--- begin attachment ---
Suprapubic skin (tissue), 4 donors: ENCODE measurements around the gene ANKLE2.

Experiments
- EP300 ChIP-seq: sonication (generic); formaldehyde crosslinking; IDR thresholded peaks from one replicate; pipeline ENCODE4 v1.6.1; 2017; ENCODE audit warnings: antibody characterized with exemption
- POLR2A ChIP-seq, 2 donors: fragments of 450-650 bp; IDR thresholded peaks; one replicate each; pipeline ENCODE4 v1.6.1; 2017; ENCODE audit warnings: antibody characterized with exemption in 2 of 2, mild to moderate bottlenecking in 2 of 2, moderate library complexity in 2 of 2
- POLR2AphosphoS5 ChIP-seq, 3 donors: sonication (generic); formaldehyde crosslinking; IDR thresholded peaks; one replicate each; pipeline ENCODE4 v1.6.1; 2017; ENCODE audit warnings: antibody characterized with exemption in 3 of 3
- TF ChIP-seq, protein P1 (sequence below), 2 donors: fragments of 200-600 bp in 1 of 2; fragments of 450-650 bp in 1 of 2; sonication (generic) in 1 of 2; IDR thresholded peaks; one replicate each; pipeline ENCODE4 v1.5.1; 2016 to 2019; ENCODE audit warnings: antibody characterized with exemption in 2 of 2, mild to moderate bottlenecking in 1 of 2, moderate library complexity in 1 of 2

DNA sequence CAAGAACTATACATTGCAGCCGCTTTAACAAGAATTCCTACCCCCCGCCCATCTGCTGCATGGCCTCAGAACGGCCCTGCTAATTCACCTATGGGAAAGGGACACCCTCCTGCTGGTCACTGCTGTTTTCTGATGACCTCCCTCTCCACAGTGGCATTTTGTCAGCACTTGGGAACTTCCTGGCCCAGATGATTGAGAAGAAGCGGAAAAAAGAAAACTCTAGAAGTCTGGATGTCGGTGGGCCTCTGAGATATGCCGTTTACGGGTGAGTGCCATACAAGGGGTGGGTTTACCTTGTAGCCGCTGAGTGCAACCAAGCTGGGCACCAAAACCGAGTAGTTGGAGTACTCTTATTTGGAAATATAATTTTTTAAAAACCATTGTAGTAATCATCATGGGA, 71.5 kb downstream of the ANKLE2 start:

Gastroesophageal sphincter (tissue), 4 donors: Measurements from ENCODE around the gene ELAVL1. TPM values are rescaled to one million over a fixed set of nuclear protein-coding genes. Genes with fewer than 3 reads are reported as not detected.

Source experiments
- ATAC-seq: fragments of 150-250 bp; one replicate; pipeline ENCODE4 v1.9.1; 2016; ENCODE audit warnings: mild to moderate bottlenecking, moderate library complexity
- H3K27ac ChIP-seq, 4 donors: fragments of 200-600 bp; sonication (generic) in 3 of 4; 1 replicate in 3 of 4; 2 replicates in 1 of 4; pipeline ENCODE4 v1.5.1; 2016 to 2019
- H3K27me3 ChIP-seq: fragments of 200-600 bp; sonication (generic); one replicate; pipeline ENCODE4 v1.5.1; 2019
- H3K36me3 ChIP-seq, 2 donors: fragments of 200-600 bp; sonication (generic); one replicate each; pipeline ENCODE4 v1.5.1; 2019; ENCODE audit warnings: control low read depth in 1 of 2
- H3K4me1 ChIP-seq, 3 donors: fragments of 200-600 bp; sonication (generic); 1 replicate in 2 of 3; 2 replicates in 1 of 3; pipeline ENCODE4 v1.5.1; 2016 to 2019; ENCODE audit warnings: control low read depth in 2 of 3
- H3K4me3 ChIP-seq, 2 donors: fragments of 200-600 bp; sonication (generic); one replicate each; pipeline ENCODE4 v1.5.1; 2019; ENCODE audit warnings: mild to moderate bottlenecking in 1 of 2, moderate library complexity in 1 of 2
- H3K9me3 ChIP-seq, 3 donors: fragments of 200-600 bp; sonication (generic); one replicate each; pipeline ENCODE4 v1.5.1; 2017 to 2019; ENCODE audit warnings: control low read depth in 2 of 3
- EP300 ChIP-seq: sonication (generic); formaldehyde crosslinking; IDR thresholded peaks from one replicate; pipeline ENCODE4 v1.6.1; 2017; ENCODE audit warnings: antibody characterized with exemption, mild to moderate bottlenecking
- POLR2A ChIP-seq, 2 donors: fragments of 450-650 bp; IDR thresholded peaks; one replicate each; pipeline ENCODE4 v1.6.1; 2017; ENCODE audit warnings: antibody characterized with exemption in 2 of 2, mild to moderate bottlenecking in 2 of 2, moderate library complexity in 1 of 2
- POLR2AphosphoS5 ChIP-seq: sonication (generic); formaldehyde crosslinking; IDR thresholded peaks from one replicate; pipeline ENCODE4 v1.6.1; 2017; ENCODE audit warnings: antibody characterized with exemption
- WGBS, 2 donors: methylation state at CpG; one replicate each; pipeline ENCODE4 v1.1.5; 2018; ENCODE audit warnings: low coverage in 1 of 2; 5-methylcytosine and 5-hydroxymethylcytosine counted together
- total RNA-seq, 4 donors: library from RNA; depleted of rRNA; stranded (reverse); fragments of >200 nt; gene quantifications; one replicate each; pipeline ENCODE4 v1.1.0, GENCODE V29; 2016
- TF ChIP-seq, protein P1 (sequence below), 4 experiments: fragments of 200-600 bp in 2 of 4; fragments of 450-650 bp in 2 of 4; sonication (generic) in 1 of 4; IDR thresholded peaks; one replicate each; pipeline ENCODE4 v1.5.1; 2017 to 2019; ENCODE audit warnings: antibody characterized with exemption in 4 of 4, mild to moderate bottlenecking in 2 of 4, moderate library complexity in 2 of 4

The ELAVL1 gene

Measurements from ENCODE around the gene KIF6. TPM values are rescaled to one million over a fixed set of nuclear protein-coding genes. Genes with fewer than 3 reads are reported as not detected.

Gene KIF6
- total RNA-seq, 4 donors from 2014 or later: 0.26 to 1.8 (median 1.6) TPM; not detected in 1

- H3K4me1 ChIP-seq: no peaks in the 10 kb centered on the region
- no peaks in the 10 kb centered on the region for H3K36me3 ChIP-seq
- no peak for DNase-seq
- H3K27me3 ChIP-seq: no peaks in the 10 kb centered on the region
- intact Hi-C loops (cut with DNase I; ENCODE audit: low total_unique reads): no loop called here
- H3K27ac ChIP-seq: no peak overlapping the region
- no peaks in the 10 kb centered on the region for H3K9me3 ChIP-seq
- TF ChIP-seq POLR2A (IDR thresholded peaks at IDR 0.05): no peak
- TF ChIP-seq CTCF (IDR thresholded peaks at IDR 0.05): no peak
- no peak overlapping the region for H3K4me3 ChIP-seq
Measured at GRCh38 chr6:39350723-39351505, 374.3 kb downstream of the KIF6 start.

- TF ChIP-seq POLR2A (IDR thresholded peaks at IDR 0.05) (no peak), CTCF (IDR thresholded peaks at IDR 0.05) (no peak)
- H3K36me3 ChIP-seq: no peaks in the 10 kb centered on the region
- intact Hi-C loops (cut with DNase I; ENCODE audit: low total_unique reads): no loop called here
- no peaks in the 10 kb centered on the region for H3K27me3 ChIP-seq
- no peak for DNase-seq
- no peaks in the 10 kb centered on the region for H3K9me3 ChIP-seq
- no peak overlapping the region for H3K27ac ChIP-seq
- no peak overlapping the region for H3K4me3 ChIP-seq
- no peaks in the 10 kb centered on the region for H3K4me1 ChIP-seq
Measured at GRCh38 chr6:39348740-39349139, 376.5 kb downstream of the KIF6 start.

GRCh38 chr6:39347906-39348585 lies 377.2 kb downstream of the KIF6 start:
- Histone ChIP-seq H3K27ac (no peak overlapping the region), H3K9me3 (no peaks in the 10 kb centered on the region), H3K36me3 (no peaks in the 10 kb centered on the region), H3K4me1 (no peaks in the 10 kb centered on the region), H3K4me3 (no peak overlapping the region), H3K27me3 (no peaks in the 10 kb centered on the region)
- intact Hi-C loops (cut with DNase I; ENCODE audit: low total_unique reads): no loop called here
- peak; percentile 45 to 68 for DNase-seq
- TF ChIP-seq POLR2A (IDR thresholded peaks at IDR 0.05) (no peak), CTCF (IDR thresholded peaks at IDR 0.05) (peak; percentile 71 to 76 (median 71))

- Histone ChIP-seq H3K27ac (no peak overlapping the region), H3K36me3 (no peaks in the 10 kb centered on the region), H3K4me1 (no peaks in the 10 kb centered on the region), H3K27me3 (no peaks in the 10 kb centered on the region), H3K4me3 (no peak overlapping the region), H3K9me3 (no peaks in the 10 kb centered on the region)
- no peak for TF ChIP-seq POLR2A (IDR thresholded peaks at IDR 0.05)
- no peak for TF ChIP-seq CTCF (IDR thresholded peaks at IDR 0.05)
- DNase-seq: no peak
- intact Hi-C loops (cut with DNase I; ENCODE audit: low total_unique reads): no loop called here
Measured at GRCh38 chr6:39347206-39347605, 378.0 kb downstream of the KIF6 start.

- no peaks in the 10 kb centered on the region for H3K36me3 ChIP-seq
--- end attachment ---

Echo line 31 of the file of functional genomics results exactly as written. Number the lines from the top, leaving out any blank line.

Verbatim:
- intact Hi-C loops (cut with DNase I; ENCODE audit: low total_unique reads): no loop called here